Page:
Now let’s have a look at the technicalities of drum roasting. The variety of drum roasters available is impressive. In Brazil, the most common roaster would be the Palini Alves sample roaster. Now I would consider this to be the closest of any roaster in the world to our original ultimate definition of roasting. That is, it utilises a perforated drum that rotates over a naked flame in close proximity underneath the coffee beans. I used to shake my head at the control required to avoid charring the beans, but it can and does produce a very nice tasting coffee.

Some Italian drum-roasting equipment utilises this same principle, except the burner is above the perforated drum. This can produce fantastic tasting coffee for espresso, probably because it creates a complex balance between radiant and gentle convection heat, with virtually no conduction heat. Other Italian drum roasters use ‘forced convection’ where the heat source burner is not in close proximity to the coffee beans; it can be metres away. The challenge with this style of roasting is that it relies heavily on high velocity hot air with minimal radiant heat. To use our kitchen oven cooking analogy, this is a case of using fan-forced convection heat.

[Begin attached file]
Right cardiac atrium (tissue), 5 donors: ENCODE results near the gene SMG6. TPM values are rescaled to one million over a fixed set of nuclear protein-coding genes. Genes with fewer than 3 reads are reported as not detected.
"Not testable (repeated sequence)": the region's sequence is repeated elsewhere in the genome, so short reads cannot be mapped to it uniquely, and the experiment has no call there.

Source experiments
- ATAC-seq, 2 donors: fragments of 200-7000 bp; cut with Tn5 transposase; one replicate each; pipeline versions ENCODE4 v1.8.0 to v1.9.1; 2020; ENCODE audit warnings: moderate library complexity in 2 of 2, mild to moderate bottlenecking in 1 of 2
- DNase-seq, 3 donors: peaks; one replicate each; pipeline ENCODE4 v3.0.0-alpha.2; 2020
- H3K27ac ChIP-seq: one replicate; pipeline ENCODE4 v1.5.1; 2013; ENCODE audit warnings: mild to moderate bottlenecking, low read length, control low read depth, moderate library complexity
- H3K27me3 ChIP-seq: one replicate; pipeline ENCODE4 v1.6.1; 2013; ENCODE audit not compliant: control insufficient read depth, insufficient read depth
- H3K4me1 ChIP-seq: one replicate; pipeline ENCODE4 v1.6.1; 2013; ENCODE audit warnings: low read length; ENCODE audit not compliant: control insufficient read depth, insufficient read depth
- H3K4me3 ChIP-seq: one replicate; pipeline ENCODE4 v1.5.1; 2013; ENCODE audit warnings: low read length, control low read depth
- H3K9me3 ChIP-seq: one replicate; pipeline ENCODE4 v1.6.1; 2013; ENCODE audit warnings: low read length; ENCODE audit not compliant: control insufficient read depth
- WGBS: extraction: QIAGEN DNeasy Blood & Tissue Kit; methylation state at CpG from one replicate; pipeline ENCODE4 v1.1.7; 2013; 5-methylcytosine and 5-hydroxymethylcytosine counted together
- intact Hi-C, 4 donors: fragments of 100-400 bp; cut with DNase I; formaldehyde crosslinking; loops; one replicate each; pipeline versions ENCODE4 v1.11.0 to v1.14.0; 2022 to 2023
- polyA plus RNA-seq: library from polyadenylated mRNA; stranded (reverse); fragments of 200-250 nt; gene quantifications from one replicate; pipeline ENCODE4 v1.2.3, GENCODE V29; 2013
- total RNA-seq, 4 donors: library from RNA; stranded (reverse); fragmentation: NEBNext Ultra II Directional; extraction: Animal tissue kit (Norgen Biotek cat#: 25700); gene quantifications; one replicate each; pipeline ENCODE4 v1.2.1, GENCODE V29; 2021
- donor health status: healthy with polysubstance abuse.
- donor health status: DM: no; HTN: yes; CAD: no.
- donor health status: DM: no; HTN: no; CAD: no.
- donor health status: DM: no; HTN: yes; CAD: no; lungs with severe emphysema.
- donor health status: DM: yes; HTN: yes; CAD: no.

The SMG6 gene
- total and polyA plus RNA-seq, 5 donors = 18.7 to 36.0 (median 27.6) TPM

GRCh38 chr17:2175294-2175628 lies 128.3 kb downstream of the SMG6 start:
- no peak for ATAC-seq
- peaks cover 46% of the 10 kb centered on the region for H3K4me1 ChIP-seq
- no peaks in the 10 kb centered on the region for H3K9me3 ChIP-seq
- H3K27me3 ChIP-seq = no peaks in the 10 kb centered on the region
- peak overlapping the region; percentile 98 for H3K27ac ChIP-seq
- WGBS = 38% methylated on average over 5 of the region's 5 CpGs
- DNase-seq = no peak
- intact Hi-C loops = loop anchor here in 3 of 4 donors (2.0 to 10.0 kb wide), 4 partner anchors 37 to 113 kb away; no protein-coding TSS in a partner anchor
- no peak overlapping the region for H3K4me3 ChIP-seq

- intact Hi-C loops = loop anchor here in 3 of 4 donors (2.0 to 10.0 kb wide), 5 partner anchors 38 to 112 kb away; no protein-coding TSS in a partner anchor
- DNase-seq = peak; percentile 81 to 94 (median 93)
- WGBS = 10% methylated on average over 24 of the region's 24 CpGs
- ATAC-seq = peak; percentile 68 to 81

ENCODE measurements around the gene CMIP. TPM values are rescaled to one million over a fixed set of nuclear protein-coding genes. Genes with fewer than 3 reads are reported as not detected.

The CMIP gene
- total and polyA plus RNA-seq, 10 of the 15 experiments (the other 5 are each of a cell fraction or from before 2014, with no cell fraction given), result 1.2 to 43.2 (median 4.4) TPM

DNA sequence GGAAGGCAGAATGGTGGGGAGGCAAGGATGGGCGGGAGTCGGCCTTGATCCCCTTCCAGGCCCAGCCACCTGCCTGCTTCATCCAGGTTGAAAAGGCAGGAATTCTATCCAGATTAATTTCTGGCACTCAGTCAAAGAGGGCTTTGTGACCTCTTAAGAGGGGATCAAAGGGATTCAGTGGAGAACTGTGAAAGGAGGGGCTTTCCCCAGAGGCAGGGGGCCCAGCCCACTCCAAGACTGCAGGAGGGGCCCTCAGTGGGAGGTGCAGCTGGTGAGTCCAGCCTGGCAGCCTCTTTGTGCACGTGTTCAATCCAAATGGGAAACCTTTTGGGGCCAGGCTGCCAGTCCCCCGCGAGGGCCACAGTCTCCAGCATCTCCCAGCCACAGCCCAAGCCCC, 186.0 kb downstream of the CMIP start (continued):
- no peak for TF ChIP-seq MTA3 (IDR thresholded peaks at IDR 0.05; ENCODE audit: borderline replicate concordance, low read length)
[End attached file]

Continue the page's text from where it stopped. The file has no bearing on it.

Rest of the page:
The result, if done improperly, can be a product that is too dry inside and loses some of its interesting flavours. I find that this method of roasting, however, can be good for quicker drip-filter style coffee roasting, but it is limited when it comes to roasting more complex flavours for espresso. It’s a stark contrast to the traditional Ethiopian style of roasting, which is almost completely conduction heat, with some radiant heat, and virtually no convection heat.

When using a solid drum roaster I find it a little more problematic trying to achieve a balance of radiant heat and gentle convection heat without too much conduction heat. If the heat source is an atmospheric burner immediately underneath the drum, (think barbecue burners), I find that there can tend to be too much conduction heat. This is often because stainless steel is a poor conductor of heat and you will get tipping and scorching from the hot metal which will taste very unpleasantly ashy. That is why some manufacturers use a double wall drum with air that acts as an insulator to reduce scorching.